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Sheena’s Law, other mental health bills get hearing in House committee

by caprecord

Kristen Otoupalik of Spokane said if her friend Christopher Henderson‘s suicide threat history could have been recorded by mental health professionals and police, courts might have been able to force him into getting help before he fatally shot his wife, Sheena Henderson, and himself last year.

“How much would you pay, how many papers would you write and how much time would you invest to save the life of your loved one,” Otoupalik said. “Better yet, how many of you would like to trade places with me, and lose your loved ones because there wasn’t a strong enough paper trail, or we were not able to make changes, no matter how minimal, in our state?”

Kristen Otoupalik (left), Rep. Marcus Riccelli, D-Spokane, and Gary Kennison drop Sheena's Law, named after Kennison's daughter. Photo courtesy Rep. Riccelli's office.

Otoupalik spoke at a House Judiciary Committee hearing, which reviewed four mental health bills which would add new standards to commit someone into mental health treatment and give the court alternatives to long-term hospitalization.

Otoupalik and Sheena Henderson’s father, Gary Kennison, both spoke in favor of House Bill 1448, Sheena’a Law, which Kennison requested to be renamed Sheena and Chris Henderson’s Law. The bill would allow officers responding to a threat of suicide to refer the person to a designated mental health professional. That mental health professional can determine whether the person needs more intensive intervention, including involuntary commitment.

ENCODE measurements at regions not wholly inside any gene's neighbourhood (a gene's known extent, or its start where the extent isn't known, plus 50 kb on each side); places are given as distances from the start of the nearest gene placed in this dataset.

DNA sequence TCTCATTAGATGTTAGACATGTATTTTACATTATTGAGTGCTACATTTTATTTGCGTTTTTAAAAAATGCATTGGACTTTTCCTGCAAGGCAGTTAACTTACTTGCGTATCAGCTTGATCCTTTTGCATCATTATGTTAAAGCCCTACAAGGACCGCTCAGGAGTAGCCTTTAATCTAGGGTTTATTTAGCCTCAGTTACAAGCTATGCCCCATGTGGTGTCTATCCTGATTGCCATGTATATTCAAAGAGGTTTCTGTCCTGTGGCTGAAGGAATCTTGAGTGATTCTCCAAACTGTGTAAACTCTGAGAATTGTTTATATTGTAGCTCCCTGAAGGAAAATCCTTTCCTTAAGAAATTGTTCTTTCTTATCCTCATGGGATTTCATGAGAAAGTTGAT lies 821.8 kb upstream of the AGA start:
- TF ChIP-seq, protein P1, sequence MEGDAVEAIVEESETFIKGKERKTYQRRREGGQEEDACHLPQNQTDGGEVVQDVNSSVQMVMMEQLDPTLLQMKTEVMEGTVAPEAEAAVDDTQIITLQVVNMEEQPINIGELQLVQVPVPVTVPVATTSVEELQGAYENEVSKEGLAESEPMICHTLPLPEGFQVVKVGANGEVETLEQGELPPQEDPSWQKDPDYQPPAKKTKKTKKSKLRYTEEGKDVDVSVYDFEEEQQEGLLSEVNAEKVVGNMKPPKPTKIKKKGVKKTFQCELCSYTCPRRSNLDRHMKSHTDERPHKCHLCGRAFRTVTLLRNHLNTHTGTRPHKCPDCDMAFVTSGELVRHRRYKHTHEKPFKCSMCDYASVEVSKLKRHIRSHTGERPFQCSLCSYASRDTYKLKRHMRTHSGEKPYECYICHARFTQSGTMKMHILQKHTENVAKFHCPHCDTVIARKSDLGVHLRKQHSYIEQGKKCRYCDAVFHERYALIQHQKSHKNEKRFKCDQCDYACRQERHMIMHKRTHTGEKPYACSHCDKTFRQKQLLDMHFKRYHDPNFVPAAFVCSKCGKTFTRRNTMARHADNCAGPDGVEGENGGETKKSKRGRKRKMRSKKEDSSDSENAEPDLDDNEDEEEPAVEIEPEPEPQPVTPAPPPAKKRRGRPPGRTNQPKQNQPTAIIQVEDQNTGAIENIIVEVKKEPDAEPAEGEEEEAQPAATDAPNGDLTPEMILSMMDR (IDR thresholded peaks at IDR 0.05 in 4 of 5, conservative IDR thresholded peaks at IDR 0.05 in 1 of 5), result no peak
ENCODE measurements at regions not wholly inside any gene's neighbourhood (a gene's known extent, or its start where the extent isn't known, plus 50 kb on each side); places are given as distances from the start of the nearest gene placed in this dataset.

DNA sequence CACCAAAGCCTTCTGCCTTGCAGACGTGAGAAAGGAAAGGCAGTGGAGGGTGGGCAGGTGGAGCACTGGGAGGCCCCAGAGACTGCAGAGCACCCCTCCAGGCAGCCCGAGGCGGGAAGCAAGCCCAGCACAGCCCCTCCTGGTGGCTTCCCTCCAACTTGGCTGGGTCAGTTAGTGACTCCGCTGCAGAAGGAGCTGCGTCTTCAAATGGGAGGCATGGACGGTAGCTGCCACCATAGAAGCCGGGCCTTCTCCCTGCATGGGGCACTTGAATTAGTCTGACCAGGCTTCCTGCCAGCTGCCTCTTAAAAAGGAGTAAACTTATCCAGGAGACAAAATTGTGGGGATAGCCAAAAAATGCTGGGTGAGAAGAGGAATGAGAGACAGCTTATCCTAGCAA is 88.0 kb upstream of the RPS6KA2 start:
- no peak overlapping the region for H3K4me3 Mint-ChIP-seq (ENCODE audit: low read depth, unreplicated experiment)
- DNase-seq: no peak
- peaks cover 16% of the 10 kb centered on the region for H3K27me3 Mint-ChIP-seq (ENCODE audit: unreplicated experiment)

Christopher Henderson had been taken to a hospital after a suicide threat, but the family was left with few options when he was released to them after three hours, Kennison said.

“There was no follow up to see if any care was given,” Kennison said. “Not one person called to see if they could help him get mental health (treatment).”

However, James McMahan, policy director of the Washington Association of Sheriffs and Police Chiefs, said the bill would force people into the mental health system in cases where police determine that the person is not a danger.

“We don’t think that the right solution is to put the lowest risk people in an already bogged down system,” McMahan said.

However, the Washington Council of Police and Sheriffs testified in favor of the bill.

Other bills reviewed were:

  • HB 1287 – Allows the courts to order year-long outpatient mental health treatment as an alternative to inpatient commitment.
  • HB 1450 – Allows a person who meets the definition of “in need of assisted outpatient treatment” to be ordered into involuntary mental health treatment.
  • HB 1451 – Adds “persistent or acute disability” as one of the standards that would allow for court-ordered involuntary mental health treatment.

Len McComb, lobbyist of the Washington State Hospital Association, warned that the state needs to back up any changes with funding to keep services and beds available.

“We don’t have a mental health system in this state. We have pieces of a mental health system that is broken,” he said, testifying on HB 1451. “Be careful what you wish for.”

“Simply changing the standards and changing the law and not changing the system will not change things a bit,” he said.

You can watch the hearing in TVW’s archives.